$ rails g scaffold Person
- migration to create table
possibly we could run tests so after generation there’s a clear next step: write tests
$ rails g scaffold Person new create
- no migration changes needed
- empty resource controller
- resource controller spec create with context for new and create
- route added: “resources :people, :only => [:new, :create]”
- empty view for new, create
$ rails g scaffold Person name:string birthdate:date
- model exists (although maybe attar_accessible :name, :birthdate is added and warning about mass assignment)
- migration created to add name and birthdate attributes
- form partial gets name/birthday fields appended
- model test file gets new empty context/describe blocks for added attributes
- no controller or route changes
I like the idea of an interactive tutorial (tutorails? Thank you, thank you, here all day)
Maybe some command that they can run like “rails_tutorial begin” that would generate an application that has a tutorial engine mounted… by way of the gem having a file at config/routes.rb that draws the routes on Rails.application.routes. Because if you had it inside the tutorial app’s routes, it may prompt the question “what is this line doing?” which is something for much further down the track.
It would create the tutorial app and open their browser to http://localhost:3000/tutorial (or at least tell them what to do). The first page would explain exactly the beginning of Section 2 of Rails, as that’s a perfect introduction to what Rails is. I disagree that having MVC right up front as it is in the guide is a good idea. This should be introduced after a quick win.
The next part of the tutorial gets the user to generate a posts scaffold and explains what functionality it provides: “allows you to create, read, update and delete posts. This is often referred to as CRUD”. Encourage the user here to play around with the scaffold (give them objectives, like to create posts, edit one, delete one) and get them familiar to the flow of how it works.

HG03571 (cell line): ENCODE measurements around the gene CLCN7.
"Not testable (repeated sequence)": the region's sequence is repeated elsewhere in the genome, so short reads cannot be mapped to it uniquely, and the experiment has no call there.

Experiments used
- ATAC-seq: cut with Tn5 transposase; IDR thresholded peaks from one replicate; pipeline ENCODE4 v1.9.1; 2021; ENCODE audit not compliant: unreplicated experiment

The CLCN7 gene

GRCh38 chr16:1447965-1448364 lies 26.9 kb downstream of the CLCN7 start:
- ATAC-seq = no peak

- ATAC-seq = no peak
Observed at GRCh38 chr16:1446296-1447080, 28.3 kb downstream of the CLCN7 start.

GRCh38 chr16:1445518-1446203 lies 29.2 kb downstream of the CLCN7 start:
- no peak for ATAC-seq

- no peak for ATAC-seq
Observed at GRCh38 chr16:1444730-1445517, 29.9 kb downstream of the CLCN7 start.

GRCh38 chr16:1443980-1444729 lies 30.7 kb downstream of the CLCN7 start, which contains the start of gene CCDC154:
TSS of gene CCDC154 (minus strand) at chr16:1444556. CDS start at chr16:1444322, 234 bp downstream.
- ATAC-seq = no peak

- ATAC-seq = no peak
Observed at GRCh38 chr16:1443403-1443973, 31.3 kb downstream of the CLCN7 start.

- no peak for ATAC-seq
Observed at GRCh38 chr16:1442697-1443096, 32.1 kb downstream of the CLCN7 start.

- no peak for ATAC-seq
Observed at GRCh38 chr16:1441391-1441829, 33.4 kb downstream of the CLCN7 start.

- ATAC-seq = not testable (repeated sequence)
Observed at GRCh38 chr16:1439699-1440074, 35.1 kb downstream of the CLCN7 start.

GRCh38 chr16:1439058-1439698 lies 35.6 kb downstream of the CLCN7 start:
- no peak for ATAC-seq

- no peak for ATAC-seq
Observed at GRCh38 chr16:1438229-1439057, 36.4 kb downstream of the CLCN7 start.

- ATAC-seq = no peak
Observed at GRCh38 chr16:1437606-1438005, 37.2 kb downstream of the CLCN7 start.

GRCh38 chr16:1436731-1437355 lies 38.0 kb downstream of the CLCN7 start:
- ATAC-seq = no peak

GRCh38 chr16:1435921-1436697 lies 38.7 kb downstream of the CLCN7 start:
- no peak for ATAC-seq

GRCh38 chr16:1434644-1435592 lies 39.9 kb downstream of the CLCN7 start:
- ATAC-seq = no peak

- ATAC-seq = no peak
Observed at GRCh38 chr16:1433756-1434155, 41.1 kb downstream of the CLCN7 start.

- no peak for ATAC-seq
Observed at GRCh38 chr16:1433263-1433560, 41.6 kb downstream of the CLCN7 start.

The third step destroys the scaffold, explaining that it’s not how things are done in the real world. Then we get the user to create a new posts controller, explaining here what controllers are. The “C” layer of MVC.
Fourth: get the user to create a new action for the controller. Explain what actions are and how they work. Explain routing. Show the long form of “match ‘posts/new’, :to => ‘posts#new’” so that they understand routing from the beginning. The new action’s job is simply to provide a form to create a new post. For this, the user will need to create a model (and this is where you explain the “M” layer) and then a view (the “V” layer).
That’s how you’ve got MVC explained. You’re walking them through each part of it as its needed, rather than explaining it immediately and up front.
Fifth: The user makes a create action in the controller. Explain that forms that create data should use POST requests. Here would perhaps be a good place to explain REST. Add a flash notice to the create action, just like there is in the scaffold. Explain what this does.
Sixth: Add a validation to the model. Show them that they can no longer save a post without a title. This would require editing of the controller action.
Seven through to ???: Draw the rest of the fucking owl. (ref: http://s3-ec.buzzfed.com/static/imagebuzz/web03/2010/8/24/11/how-to-draw-an-owl-25123-1282662850-14.jpg)
Point is: a tutorial that walks users through building a resource from scratch is so much more helpful than one that walks them through building one with scaffolding.